Sustainable rangeland management supports coexistence of wildlife and livestock in northernmost conservancy of the Massai Mara ecosystem
In February 2020 Biosphere Expeditions and Enonkishu Conservancy ran for the second time a citizen science project to collect animal abundance and biodiversity data. The research team was based at the Mara Training Centre located at the Mara River North within Enonkishu Conservancy. This small conservancy (1700 ha) is the northernmost stretch of the Mara ecosystem where wildlife can roam before land use becomes dominated by human presence, specifically small scale, high intensity agriculture in a region with a high and growing human population. The land itself is Maasai land that has been hired to form a conservancy: previously exclusively used for cattle, land management now revolves around the coexistence of wildlife and domestic livestock (mostly cattle).
The expedition members set out on daily monitoring that consisted of various monitoring exercises. For the most important of these (mammal mapping), all medium to large size mammals (including domestic livestock) were recorded wherever they were found in a 40x40km block centred on the conservancy. This geospatial mapping exercise showed that west and north of the conservancy region, where land becomes agricultural, wildlife is no longer found: mammal records are dominated by various livestock. Within the conservancy and southwards (south and east of the Mara River), a large variety of wildlife are found: close to 40 mammal species were recorded at high density, including all top predators (lion, leopard, cheetah and hyaena). Record numbers of elephant were also recorded.
“We are grateful for Biosphere Expedition’s support and the monitoring work completed by the citizen scientists. 2020 has been once more a mutual learning experience for both the Enonkishu rangers and staff and the citizen scientists from all over the world. The knowledge gained will help us maintaining basic monitoring on a regular basis throughout the year”, says Rebekah Karimi, Enonkishu Conservancy’s Manager.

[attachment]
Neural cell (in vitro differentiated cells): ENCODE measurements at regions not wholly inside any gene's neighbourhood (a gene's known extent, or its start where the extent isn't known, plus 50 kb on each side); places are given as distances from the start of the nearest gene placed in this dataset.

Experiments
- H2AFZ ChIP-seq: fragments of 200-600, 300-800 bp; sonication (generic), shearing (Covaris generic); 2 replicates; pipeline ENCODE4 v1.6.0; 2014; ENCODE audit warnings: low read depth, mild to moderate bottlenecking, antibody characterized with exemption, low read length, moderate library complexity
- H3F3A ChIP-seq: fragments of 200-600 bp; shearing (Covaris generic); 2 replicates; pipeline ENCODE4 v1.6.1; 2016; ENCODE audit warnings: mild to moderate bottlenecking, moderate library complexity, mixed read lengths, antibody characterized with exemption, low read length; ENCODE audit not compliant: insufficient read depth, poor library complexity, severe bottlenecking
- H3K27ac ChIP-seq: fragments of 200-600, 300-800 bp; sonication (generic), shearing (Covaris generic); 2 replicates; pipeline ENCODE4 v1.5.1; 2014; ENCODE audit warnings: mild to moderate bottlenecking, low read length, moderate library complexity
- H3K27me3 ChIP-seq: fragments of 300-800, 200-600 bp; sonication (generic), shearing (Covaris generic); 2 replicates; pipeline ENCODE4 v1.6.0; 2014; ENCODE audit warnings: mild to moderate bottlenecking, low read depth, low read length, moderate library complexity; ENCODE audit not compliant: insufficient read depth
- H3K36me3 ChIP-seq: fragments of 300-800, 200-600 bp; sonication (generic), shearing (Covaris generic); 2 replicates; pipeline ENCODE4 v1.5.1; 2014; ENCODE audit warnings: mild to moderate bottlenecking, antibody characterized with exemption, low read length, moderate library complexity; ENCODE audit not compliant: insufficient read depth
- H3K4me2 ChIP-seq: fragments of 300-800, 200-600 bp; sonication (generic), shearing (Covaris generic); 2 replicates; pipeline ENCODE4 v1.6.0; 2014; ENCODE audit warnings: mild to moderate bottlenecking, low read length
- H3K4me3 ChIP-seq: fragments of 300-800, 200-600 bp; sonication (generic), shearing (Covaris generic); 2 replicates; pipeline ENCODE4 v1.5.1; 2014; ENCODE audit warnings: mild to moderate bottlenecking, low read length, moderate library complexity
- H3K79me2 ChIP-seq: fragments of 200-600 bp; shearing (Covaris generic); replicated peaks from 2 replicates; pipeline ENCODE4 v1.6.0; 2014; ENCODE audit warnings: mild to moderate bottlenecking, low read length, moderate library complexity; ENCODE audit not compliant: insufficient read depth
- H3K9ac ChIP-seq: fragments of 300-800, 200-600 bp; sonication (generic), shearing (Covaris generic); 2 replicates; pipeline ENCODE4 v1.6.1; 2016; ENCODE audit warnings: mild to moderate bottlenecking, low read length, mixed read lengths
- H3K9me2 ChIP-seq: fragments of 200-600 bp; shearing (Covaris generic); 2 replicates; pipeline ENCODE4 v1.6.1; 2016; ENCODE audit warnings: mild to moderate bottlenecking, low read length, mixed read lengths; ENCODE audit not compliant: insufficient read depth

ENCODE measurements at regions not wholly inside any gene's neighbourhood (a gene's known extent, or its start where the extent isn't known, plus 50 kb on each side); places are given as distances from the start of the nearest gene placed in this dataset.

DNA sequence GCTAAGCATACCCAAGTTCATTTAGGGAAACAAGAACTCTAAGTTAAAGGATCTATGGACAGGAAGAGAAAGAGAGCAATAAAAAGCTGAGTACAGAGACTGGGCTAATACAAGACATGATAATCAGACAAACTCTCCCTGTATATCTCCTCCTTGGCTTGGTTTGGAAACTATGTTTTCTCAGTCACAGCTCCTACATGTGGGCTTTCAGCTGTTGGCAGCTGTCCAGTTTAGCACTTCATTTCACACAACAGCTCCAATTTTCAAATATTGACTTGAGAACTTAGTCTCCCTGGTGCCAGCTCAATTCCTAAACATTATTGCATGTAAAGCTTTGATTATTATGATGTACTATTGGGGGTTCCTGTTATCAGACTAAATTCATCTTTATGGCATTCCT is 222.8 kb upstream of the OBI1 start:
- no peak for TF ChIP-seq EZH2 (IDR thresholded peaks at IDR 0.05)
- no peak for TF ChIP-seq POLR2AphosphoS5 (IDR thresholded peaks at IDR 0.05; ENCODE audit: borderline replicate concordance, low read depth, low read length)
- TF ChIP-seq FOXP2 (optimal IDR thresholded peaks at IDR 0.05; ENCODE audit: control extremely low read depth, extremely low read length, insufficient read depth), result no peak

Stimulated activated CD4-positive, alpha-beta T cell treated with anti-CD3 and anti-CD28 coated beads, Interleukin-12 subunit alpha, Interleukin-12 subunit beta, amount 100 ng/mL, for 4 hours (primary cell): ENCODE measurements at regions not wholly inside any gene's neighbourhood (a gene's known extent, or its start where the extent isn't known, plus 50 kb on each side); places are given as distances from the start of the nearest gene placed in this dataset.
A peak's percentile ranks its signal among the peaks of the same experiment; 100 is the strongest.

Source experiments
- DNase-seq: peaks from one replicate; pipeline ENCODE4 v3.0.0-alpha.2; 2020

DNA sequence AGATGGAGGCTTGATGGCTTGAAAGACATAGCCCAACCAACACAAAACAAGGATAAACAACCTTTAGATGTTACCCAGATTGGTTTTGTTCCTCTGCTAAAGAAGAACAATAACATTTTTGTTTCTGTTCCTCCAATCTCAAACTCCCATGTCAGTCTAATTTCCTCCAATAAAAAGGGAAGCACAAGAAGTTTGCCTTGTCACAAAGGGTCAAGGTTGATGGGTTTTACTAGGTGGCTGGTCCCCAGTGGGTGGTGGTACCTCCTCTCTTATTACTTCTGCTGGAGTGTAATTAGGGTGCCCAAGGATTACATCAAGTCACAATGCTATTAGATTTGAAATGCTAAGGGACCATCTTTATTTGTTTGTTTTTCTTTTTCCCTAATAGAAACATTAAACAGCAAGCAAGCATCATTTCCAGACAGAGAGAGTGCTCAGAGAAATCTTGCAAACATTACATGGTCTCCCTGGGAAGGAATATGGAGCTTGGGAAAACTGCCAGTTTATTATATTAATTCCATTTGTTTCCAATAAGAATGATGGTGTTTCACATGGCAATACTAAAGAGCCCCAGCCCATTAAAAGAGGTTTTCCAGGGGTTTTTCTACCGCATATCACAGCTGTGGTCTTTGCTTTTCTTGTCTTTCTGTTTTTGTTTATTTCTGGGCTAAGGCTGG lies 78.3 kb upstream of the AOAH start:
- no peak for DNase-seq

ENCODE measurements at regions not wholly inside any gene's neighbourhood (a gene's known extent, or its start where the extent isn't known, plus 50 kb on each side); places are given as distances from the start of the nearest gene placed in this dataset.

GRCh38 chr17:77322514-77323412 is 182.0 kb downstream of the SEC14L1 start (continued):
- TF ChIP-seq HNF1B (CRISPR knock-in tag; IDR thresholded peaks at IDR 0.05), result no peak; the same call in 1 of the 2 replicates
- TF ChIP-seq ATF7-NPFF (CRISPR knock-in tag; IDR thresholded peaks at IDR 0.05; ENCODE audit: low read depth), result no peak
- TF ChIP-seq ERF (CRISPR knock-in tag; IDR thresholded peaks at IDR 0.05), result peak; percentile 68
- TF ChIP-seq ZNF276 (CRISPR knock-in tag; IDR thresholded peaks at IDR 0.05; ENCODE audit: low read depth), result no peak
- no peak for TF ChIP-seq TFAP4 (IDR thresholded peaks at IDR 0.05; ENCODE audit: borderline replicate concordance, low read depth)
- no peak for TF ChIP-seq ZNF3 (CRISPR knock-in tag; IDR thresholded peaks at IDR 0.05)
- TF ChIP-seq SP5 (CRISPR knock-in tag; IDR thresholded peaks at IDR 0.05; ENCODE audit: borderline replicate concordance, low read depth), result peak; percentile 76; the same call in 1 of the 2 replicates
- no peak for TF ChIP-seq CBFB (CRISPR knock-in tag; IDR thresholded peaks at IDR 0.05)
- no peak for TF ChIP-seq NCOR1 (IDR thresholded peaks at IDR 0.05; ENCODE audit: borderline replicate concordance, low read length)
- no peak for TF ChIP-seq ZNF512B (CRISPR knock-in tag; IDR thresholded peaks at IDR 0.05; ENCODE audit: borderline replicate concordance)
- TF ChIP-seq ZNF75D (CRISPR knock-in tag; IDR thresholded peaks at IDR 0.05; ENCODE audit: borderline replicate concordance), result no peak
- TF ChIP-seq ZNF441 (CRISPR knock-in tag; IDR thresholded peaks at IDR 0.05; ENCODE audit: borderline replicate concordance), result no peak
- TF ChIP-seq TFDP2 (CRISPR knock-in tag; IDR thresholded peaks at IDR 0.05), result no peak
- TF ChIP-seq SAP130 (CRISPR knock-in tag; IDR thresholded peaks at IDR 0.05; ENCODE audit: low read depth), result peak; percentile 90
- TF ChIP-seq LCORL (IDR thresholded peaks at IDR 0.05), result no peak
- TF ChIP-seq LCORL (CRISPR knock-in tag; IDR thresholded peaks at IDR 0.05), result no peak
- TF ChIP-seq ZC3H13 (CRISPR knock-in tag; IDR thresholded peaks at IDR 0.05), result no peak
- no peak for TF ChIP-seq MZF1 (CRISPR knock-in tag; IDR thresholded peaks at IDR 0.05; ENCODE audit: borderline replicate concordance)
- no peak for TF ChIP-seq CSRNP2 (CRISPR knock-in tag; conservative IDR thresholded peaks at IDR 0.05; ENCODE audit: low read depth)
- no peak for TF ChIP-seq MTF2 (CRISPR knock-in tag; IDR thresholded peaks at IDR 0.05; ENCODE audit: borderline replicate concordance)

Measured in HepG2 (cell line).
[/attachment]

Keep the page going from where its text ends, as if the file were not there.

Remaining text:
Nonetheless, human-wildlife conflict in this frontier region (‘The Last Line of Defence’) also occurs: elephant wander into fenced regions and become trapped, resulting in crop damage. Predation of livestock results in retaliatory action from Maasai herders. Unfortunately, increasingly poisoning events are being recorded by conservation bodies in the region, to which non-target species such as white-backed vultures are frequently unintended victims.
“There is so much more to explore within Enonkishu Conservancy and its neighbouring land” comments Dr. Alan Lee, the expedition scientist. “We developed a pretty good overall view from about 2,000 recordings taken in a month of surveying. But there are still remote areas we haven’t been able to get to yet. I am looking forward to continue exploring biodiversity and wildlife population dynamics next year.”
Next to ascertaining animal abundance and biodiversity, another objective of the project is to inspire rangers in diligent data collection to investigate the success of rangeland rehabilitation through monitoring of the conservancy’s biodiversity. This was achieved through rangers being intimately involved with the expedition and its data collection work. Exposure to citizen scientists and data gathering methods resulted in an immersive learning experience for both rangers and citizen scientists and helped to instil pride in the work done in both.
Outreach to a local secondary school also brought students into the conservancy for a day to view game and learn about the purpose and necessity of their neighbouring conservancy and its rangers. The learning experience was created by the expedition participants in order to share perspectives of conservation and the coexistence of people and wildlife.
Enonkishu Conservancy, the expedition’s core study area, is the northernmost conservancy in the Mara-Serengeti Ecosystem (MSE) and although small supports the same wildlife species found throughout the reserve and neighbouring conservancies. The conservancy was founded in 2009, but only began to organise itself properly in 2014. Enonkishu’s stated aim is to preserve wildlife in tandem with ancient Maasai pastoral culture, allowing wildlife and cattle to share the same space in a sustainable way. Enonkishu, often called “the last line of defence”, also has a key role to play in defending the Mara from encroachment, as it is the bulwark that separates the wilderness of the Mara in the south from agricultural areas in the north.
Here are some photos and videos of the expedition: